Spanish afar: lejos. The night of the pre-holiday dance he slipped away and went early to bed for the pleasure of hearing the violin music cross the grass and come surging in at his window. Many nights he lay there dreaming awake of secret cafis in Mont Martre, where ivory women delved in romantic mysteries with diplomats and soldiers of fortune, while orchestras played Hungarian waltzes and the air was thick and exotic with intrigue and moonlight and adventure. He moved his bed so that the sun would wake him at dawn that he might dress and go out to the archaic swing that hung from an apple-tree near the sixth-form house.
Seating himself in this he would pump higher and higher until he got the effect of swinging into the wide air, into a fairy-land of piping satyrs and nymphs with the faces of fair-haired girls he passed in the streets of Eastchester. As the swing reached its highest point, Arcady really lay just over the brow of a certain hill, where the brown road dwindled out of sight in a golden dot.
Phillips Oppenheim complete, and a scattering of Tennyson and Kipling. As June drew near, he felt the need of conversation to formulate his own ideas, and, to his surprise, found a co-philosopher in Rahill, the president of the sixth form. How about yourself? You are, too. I want to get where everybody does their own work and I can tell people where to go. Spanish ataxia: ataxia. What makes you one? The slicker was goodlooking or clean-looking; he had brains, social brains, that is, and he used all means on the broad path of honesty to get ahead, be popular, admired, and never in trouble.
He dressed well, was particularly neat in appearance, and derived his name from the fact that his hair was inevitably worn short, soaked in water or tonic, parted in the middle, and slicked back as the current of fashion dictated. The slickers of that year had adopted tortoise-shell spectacles as badges of their slickerhood, and this made them so easy to recognize that Amory and Rahill never missed one. The slicker seemed distributed through school, always a little wiser and shrewder than his contemporaries, managing some team or other, and keeping his cleverness carefully concealed.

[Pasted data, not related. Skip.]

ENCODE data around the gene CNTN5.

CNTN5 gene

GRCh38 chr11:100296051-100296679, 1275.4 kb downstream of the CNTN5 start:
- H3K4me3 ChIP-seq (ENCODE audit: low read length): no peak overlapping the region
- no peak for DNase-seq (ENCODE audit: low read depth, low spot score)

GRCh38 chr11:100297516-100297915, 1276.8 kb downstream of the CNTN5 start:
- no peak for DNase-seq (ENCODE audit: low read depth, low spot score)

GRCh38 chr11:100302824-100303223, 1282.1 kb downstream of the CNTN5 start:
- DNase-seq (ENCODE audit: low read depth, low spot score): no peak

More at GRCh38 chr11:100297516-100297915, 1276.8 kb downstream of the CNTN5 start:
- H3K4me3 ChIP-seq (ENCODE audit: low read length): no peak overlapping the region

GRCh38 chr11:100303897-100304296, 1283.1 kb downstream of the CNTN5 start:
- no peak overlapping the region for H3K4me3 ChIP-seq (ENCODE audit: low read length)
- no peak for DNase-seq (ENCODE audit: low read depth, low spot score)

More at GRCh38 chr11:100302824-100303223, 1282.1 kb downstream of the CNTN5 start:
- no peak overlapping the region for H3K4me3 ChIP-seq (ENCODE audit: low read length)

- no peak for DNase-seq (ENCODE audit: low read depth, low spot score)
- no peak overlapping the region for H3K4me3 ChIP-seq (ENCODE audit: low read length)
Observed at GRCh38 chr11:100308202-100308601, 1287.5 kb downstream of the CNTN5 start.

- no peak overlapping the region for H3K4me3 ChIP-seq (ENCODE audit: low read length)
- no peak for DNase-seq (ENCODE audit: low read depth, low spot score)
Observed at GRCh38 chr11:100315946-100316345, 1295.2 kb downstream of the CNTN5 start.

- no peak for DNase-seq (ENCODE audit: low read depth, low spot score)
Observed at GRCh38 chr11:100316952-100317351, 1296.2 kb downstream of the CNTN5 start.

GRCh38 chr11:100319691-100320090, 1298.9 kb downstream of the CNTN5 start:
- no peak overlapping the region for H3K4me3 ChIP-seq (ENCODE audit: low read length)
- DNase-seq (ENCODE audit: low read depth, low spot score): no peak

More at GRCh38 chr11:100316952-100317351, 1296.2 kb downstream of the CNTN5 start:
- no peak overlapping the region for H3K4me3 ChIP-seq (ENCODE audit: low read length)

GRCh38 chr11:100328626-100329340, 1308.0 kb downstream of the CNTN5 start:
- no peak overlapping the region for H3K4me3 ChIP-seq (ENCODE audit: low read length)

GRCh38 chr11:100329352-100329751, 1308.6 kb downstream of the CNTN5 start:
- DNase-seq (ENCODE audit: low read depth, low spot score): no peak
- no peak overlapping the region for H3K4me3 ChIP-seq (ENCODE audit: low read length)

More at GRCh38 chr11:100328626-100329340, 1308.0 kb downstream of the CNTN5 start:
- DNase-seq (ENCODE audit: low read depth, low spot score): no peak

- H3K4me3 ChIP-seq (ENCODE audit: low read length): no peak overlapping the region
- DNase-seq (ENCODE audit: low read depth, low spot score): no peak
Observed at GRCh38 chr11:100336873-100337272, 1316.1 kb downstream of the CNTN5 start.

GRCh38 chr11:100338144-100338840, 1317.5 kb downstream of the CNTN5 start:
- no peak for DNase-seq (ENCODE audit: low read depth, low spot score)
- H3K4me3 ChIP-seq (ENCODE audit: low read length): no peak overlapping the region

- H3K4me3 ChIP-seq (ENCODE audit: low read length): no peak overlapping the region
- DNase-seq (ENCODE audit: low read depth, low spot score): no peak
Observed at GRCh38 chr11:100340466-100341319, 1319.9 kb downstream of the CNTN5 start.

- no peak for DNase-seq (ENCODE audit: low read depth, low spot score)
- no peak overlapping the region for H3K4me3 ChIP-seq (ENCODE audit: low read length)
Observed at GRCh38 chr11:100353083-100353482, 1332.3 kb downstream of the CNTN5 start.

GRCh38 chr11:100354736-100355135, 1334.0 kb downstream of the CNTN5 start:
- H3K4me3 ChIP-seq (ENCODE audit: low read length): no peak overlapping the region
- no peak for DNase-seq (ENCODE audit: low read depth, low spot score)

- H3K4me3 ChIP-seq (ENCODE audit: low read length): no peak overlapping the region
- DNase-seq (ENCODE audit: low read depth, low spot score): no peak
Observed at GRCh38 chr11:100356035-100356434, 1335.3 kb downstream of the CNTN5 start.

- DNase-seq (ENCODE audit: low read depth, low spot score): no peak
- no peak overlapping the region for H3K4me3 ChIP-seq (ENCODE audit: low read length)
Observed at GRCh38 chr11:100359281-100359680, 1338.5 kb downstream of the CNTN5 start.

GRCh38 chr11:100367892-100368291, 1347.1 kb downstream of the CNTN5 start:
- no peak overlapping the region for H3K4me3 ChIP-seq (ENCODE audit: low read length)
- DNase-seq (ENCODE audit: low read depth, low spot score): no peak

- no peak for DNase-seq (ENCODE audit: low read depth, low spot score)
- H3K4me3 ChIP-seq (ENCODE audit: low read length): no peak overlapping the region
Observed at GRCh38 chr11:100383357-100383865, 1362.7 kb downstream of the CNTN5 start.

Amory found the slicker a most valuable classification until his junior year in college, when the outline became so blurred and indeterminate that it had to be subdivided many times, and became only a quality. Scott Fitzgerald 37 This was a first real break from the hypocrisy of school tradition. Clever sense of social values. Inclined to stupidity and unconscious of social values.
Dresses well. Thinks dress is superficial, and is inclined to be careless about it. Goes into such activities as he can shine in. Goes out for everything from a sense of duty. Gets to college and is, in a worldly way, successful. Gets to college and has a problematical future. Feels lost without his circle, and always says that school days were happiest, after all.
Goes back to school and makes speeches about what St. Hair slicked. Hair not slicked. Amory had decided definitely on Princeton, even though he would be the only boy entering that year from St. Yale had a romance and glamour from the tales of Minneapolis, and St. Years afterward, when he went back to St. Gradually he realized that he was really walking up University Place, self-conscious about his suitcase, developing a new tendency to glare straight ahead when he passed any one.
Several times he could have sworn that men turned to look at him critically. He wondered vaguely if there was something the matter with his clothes, and wished he had shaved that morning on the train. He felt unnecessarily stiff and awkward among these white-flannelled, bareheaded youths, who must be juniors and seniors, judging from the savoir faire with which they strolled. He found that 12 University Place was a large, dilapidated mansion, at present apparently uninhabited, though he knew it housed usually a dozen freshmen.
After a hurried skirmish with his landlady he sallied out on a tour of exploration, but he had gone scarcely a block when he became horribly conscious that he must be the only man in town who was wearing a hat. This sounded familiar, so he sauntered in and took a seat on a high stool. Anything else? After a cursory inspection of the pillow-cases, leather pennants, and Gibson Girls that lined the walls, he left, and continued along Nassau Street with his hands in his pockets.